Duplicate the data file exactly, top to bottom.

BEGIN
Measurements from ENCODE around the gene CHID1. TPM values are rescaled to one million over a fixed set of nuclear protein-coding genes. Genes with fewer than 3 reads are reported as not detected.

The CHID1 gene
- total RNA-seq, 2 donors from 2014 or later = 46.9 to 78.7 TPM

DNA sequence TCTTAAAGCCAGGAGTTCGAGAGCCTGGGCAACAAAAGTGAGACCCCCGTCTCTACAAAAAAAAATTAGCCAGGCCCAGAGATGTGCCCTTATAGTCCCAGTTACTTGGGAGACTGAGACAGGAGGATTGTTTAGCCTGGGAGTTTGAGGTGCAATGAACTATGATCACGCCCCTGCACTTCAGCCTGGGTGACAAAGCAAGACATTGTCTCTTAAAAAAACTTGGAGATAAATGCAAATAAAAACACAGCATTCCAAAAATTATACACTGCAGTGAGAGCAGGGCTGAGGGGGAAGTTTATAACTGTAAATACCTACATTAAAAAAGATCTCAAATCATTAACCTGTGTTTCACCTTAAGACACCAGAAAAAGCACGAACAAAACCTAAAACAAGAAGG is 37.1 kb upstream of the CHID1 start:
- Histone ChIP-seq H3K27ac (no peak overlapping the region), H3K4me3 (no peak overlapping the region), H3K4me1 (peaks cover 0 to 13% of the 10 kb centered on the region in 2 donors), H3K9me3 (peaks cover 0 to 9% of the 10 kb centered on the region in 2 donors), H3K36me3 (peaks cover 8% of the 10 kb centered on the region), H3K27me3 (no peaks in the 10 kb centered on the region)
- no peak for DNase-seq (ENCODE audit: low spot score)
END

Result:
Measurements from ENCODE around the gene CHID1. TPM values are rescaled to one million over a fixed set of nuclear protein-coding genes. Genes with fewer than 3 reads are reported as not detected.

The CHID1 gene
- total RNA-seq, 2 donors from 2014 or later = 46.9 to 78.7 TPM

DNA sequence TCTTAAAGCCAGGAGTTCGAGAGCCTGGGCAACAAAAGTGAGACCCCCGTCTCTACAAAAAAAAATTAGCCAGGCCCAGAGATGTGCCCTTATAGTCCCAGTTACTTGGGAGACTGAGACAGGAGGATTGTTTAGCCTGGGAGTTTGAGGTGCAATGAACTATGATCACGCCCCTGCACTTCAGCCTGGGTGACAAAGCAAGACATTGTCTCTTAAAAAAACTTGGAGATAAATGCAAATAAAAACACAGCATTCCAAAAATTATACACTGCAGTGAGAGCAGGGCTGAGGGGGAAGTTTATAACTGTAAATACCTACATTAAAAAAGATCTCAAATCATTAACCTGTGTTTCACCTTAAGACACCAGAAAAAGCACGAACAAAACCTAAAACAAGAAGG is 37.1 kb upstream of the CHID1 start:
- Histone ChIP-seq H3K27ac (no peak overlapping the region), H3K4me3 (no peak overlapping the region), H3K4me1 (peaks cover 0 to 13% of the 10 kb centered on the region in 2 donors), H3K9me3 (peaks cover 0 to 9% of the 10 kb centered on the region in 2 donors), H3K36me3 (peaks cover 8% of the 10 kb centered on the region), H3K27me3 (no peaks in the 10 kb centered on the region)
- no peak for DNase-seq (ENCODE audit: low spot score)